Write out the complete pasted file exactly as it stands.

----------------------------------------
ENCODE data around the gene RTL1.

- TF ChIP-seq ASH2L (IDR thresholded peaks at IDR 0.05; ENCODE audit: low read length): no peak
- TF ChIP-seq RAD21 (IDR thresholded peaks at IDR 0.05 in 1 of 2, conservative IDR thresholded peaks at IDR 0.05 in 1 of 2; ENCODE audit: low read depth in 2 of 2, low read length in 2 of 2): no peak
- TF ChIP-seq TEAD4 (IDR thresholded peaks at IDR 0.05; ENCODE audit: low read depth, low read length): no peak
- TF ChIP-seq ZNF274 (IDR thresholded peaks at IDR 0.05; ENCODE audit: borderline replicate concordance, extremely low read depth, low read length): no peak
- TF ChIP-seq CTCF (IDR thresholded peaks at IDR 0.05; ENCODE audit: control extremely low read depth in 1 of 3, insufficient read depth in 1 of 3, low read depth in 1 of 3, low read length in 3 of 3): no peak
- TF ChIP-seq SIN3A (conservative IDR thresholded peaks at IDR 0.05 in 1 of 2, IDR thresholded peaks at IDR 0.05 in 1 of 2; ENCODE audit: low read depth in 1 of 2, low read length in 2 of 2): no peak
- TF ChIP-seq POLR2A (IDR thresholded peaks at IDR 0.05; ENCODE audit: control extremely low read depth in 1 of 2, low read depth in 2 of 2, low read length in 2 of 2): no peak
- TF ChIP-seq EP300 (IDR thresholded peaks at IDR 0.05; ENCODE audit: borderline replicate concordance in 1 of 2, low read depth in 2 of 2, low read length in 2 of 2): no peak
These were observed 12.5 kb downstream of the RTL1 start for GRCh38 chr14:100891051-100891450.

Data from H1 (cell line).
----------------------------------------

ENCODE data around the gene RTL1.

- TF ChIP-seq ASH2L (IDR thresholded peaks at IDR 0.05; ENCODE audit: low read length): no peak
- TF ChIP-seq RAD21 (IDR thresholded peaks at IDR 0.05 in 1 of 2, conservative IDR thresholded peaks at IDR 0.05 in 1 of 2; ENCODE audit: low read depth in 2 of 2, low read length in 2 of 2): no peak
- TF ChIP-seq TEAD4 (IDR thresholded peaks at IDR 0.05; ENCODE audit: low read depth, low read length): no peak
- TF ChIP-seq ZNF274 (IDR thresholded peaks at IDR 0.05; ENCODE audit: borderline replicate concordance, extremely low read depth, low read length): no peak
- TF ChIP-seq CTCF (IDR thresholded peaks at IDR 0.05; ENCODE audit: control extremely low read depth in 1 of 3, insufficient read depth in 1 of 3, low read depth in 1 of 3, low read length in 3 of 3): no peak
- TF ChIP-seq SIN3A (conservative IDR thresholded peaks at IDR 0.05 in 1 of 2, IDR thresholded peaks at IDR 0.05 in 1 of 2; ENCODE audit: low read depth in 1 of 2, low read length in 2 of 2): no peak
- TF ChIP-seq POLR2A (IDR thresholded peaks at IDR 0.05; ENCODE audit: control extremely low read depth in 1 of 2, low read depth in 2 of 2, low read length in 2 of 2): no peak
- TF ChIP-seq EP300 (IDR thresholded peaks at IDR 0.05; ENCODE audit: borderline replicate concordance in 1 of 2, low read depth in 2 of 2, low read length in 2 of 2): no peak
These were observed 12.5 kb downstream of the RTL1 start for GRCh38 chr14:100891051-100891450.

Data from H1 (cell line).